Maharaja Ranjit Singh is the stuff of legend. The history of the Indian subcontinent is incomplete without the stories of this very-loved and respected King; who still remains a binding thread between divided Punjab. Yet, history books in school don’t dedicate more than a line to him. 

 

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With Aurangzeb’s death, the downfall of the Mughal Empire had started. The Sikh army led expeditions against the Mughals and Afghans; and as the army grew, it eventually split up into 12 misls. It was the coronation of Ranjit Singh as ‘Maharaja’ that would lead to the unification of these 12 misls and the formal start of the Sikh Empire. 

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The Coronation of Maharaja Ranjit Singh | Virasat-e-Khalsa Museum

Born on the 13th of November in 1780, Maharaja Ranjit Singh was known for his formidable leadership and continues to live in the imagination of Punjab. Here’s why he remains relevant even today. 

Maharaja Ranjit Singh

Maharaja Ranjit Singh looked at everyone with ‘one eye’ : 

Any portrait of the Maharaja makes his physical handicap amply clear. At a young age, he lost one eye to small pox. But the irony of his appearance isn’t lost on the reputation he gained – that of being a secular King. After all, he “looked at everyone with one eye”, irrespective of caste or creed. This is especially evident in his employment of the three Muslim brothers employed as the court-physicians. They would later rise to indispensable roles, and remain with the Maharaja till the end. 

 

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It has also been noted by several historians that Ranjit Singh’s rule was marked by efficiency and glory. He chose the right people for the right jobs, based on merit, and from diverse communities. Given the vast size of his Empire, it was necessary for him to have capable and loyal ministers.

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Darbar of Maharaja Ranjit Singh  | Photo: Wikimedia

Maharaja Ranjit Singh: A Man with a Vision! 

No matter what historian’s account you read, there’s one thing about Maharaja Ranjit Singh that remains common : he was a popular king, always meeting and connecting with his subjects and addressing their grievances. And so it goes, that the Maharaja being uneducated himself, decided he wanted his subjects to write to him.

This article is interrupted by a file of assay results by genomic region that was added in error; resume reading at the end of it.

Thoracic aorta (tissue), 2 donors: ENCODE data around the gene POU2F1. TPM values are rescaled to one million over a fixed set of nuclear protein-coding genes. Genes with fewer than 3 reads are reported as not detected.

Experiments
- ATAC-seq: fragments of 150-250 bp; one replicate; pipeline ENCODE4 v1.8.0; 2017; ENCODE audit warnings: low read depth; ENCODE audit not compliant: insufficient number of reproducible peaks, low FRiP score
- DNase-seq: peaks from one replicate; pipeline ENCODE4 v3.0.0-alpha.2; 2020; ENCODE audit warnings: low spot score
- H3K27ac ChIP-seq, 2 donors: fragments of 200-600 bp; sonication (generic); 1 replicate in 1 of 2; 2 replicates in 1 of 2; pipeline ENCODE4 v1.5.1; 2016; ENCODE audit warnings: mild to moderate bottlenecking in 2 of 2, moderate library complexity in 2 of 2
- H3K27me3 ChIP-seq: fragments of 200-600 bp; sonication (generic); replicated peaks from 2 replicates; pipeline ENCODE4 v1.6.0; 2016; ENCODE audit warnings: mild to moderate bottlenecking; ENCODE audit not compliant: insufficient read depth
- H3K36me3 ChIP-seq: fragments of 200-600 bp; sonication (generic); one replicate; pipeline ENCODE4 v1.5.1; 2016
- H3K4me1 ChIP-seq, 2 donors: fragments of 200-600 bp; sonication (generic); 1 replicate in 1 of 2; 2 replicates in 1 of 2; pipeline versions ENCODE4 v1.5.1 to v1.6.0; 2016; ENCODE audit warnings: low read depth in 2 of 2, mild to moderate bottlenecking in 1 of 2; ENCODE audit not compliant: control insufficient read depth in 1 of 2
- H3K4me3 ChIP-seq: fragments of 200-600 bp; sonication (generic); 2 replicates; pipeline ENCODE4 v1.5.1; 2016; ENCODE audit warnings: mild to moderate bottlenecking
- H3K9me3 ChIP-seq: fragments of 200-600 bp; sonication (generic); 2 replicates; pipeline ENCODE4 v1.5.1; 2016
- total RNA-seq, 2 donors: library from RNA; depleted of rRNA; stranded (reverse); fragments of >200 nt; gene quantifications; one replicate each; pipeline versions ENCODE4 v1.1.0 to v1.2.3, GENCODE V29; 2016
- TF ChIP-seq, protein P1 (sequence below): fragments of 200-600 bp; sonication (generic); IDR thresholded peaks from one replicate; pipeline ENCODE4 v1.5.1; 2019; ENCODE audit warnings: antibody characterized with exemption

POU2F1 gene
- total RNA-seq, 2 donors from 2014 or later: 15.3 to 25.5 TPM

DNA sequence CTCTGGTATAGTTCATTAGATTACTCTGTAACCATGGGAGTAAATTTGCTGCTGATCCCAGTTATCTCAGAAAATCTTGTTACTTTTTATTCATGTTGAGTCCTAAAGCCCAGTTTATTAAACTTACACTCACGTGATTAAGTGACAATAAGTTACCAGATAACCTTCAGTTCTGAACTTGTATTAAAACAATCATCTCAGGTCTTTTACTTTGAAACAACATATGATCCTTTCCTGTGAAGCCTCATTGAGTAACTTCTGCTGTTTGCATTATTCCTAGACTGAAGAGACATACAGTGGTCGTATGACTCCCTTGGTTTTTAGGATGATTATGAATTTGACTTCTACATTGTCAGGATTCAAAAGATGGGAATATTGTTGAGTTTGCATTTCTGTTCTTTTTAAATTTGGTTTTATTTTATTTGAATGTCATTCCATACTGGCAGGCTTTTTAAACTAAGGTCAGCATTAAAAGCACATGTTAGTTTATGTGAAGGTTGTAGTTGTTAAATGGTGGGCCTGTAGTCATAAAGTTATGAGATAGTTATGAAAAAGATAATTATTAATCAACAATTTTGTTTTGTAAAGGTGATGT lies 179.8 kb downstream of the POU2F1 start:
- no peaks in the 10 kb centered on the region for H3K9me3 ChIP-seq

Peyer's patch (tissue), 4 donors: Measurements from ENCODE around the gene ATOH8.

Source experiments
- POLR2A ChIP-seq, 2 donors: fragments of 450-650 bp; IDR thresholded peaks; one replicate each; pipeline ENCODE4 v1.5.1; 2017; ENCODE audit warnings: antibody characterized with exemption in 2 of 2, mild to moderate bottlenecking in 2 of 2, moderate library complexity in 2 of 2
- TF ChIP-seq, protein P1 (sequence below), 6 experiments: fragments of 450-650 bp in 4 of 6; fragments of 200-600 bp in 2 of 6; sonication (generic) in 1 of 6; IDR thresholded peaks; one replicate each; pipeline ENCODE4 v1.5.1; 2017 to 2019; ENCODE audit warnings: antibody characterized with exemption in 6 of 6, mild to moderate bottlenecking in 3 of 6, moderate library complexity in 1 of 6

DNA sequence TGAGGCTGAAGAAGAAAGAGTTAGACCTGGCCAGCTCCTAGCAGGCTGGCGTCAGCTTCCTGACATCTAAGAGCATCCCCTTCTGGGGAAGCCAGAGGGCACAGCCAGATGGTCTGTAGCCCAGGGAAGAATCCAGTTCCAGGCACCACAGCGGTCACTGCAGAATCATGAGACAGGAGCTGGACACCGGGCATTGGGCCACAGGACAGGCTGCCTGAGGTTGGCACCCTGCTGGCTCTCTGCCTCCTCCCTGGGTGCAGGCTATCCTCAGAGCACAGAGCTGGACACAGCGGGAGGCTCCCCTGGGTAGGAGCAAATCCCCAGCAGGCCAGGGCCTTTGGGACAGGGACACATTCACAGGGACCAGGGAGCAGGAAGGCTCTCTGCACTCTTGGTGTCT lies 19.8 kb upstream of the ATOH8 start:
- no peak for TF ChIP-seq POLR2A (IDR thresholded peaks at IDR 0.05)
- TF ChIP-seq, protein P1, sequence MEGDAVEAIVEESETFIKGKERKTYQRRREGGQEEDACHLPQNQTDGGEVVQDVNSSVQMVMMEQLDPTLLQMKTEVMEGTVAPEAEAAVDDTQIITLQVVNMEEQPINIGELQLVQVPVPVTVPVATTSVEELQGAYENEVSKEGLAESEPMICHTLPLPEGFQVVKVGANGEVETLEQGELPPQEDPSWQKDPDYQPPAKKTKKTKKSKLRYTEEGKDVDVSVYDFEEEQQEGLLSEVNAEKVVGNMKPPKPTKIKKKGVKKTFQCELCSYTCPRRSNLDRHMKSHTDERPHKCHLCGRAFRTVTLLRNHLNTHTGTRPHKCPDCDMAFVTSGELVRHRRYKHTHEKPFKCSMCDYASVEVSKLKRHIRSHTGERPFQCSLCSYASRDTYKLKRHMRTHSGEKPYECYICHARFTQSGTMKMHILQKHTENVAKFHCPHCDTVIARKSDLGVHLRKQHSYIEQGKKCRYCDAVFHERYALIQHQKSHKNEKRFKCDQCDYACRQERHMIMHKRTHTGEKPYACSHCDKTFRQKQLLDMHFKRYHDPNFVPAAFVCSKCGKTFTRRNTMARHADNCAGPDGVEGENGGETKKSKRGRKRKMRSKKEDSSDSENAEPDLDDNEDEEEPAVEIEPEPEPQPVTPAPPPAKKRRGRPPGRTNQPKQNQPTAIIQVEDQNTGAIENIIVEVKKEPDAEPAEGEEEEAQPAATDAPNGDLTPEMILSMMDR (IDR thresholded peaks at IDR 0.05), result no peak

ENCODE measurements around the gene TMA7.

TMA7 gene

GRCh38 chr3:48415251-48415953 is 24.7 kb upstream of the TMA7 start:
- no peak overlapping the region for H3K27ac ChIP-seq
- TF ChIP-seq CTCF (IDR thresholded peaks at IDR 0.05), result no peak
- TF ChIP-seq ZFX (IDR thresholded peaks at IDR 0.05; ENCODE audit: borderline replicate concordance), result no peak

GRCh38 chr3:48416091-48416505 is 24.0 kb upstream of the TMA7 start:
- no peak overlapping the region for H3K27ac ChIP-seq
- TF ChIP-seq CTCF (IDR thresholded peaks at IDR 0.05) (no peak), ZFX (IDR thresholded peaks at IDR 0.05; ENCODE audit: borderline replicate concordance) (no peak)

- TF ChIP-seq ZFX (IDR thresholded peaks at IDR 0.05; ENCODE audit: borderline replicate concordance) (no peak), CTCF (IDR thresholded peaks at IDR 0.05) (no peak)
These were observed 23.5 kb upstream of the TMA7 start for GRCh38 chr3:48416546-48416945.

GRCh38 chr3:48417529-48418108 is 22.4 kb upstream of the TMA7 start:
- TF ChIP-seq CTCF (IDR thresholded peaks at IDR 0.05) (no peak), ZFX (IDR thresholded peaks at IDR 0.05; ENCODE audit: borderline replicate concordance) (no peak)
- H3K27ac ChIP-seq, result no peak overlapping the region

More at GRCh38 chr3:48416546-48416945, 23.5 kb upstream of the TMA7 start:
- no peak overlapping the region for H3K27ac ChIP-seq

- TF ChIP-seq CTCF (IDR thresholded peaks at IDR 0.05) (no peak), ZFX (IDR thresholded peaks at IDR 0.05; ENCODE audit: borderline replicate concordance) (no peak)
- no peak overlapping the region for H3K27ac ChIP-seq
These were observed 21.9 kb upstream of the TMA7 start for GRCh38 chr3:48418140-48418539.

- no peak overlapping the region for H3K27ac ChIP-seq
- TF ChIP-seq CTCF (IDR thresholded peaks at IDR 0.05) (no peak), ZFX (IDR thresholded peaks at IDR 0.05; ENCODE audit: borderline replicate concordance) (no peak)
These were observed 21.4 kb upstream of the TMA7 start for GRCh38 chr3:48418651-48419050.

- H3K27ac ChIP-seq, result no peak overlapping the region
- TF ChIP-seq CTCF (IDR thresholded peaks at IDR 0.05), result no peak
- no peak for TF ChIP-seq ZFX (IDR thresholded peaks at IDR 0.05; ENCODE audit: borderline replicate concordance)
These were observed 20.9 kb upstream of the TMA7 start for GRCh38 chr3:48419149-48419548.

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Katibs at the court of Maharaja Ranjit Singh | Photo: Twitter @tuhfatulhind

Consulting his education minister, Ranjit Singh had 5000 copies of a course book made. The book would enable people to learn Farsi and basic arithmetic. These copies were then distributed amidst Numberdaars (rich landlords) with the agenda that they would further make copies and distribute it amidst the local community. Of course, accountability was important, and they had to send a report back to Maharaja Ranjit Singh with details on who they had distributed the books to. 

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A Sikh guru with pupils, Lahore | Image: V&A London

According a historian’s account, by the end of a couple of years, 87% of Lahore, and 78% of Punjab was able to read, write and communicate in Farsi. 

Maharaja Ranjit Singh had ‘An Eye for Art’

Under the reign of Maharaja Ranjit Singh, the Sikh empire flourished. In the capital city of Lahore, forts, palaces, and havelis were built.  All these buildings had jharokas with intricate woodwork; domes with decorated inlay, carvings, and paintings. According to an article in the Marg Magazine :

Maharaja Ranjit Singh
Maharaja Ranjit Singh at the Harmandar Sahib – which was gilded during his reign.

…lacquer workers, mirror workers for the ceilings of the rooms of the zenanas, weavers of shawls for presentation, tailors for the costumes for the courtiers, armourers to make swords, shields, and helmets for the army, the thathiars to mature utensils for households, painters of portraits of the grandees, coincers of currency – there was the need of all the crafts to build the new life.

As the Maharaja brought peace to Punjab through promoting art and culture, his popularity only soared.

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Maharaja Ranjit Singh in a bazaar from the Howard Hodgkin collection

With the promotion of art and culture, secularism, and in creating access to education – Maharaja Ranjit Singh’s rule became a legacy. 200 years on, we are yet to see a leader like him. 

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